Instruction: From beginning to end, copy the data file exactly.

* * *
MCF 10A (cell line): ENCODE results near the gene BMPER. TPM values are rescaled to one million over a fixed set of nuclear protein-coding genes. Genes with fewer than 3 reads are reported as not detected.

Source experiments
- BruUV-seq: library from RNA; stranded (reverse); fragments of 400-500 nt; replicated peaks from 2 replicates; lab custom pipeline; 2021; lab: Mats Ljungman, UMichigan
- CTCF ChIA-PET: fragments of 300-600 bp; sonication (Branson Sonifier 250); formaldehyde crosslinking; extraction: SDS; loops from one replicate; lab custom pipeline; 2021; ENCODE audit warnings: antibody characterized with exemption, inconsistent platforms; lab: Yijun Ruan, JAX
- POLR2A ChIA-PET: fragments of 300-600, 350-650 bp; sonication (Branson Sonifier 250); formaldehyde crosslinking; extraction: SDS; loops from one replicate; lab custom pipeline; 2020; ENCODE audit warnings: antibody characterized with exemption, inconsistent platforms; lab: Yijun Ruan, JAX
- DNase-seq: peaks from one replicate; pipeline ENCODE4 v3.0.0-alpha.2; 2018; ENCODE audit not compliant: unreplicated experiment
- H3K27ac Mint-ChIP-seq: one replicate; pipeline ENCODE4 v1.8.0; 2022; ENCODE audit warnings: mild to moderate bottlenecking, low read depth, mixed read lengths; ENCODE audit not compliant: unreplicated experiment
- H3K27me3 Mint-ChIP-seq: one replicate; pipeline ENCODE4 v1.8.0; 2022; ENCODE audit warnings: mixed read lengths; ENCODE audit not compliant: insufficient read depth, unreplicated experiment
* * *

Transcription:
MCF 10A (cell line): ENCODE results near the gene BMPER. TPM values are rescaled to one million over a fixed set of nuclear protein-coding genes. Genes with fewer than 3 reads are reported as not detected.

Source experiments
- BruUV-seq: library from RNA; stranded (reverse); fragments of 400-500 nt; replicated peaks from 2 replicates; lab custom pipeline; 2021; lab: Mats Ljungman, UMichigan
- CTCF ChIA-PET: fragments of 300-600 bp; sonication (Branson Sonifier 250); formaldehyde crosslinking; extraction: SDS; loops from one replicate; lab custom pipeline; 2021; ENCODE audit warnings: antibody characterized with exemption, inconsistent platforms; lab: Yijun Ruan, JAX
- POLR2A ChIA-PET: fragments of 300-600, 350-650 bp; sonication (Branson Sonifier 250); formaldehyde crosslinking; extraction: SDS; loops from one replicate; lab custom pipeline; 2020; ENCODE audit warnings: antibody characterized with exemption, inconsistent platforms; lab: Yijun Ruan, JAX
- DNase-seq: peaks from one replicate; pipeline ENCODE4 v3.0.0-alpha.2; 2018; ENCODE audit not compliant: unreplicated experiment
- H3K27ac Mint-ChIP-seq: one replicate; pipeline ENCODE4 v1.8.0; 2022; ENCODE audit warnings: mild to moderate bottlenecking, low read depth, mixed read lengths; ENCODE audit not compliant: unreplicated experiment
- H3K27me3 Mint-ChIP-seq: one replicate; pipeline ENCODE4 v1.8.0; 2022; ENCODE audit warnings: mixed read lengths; ENCODE audit not compliant: insufficient read depth, unreplicated experiment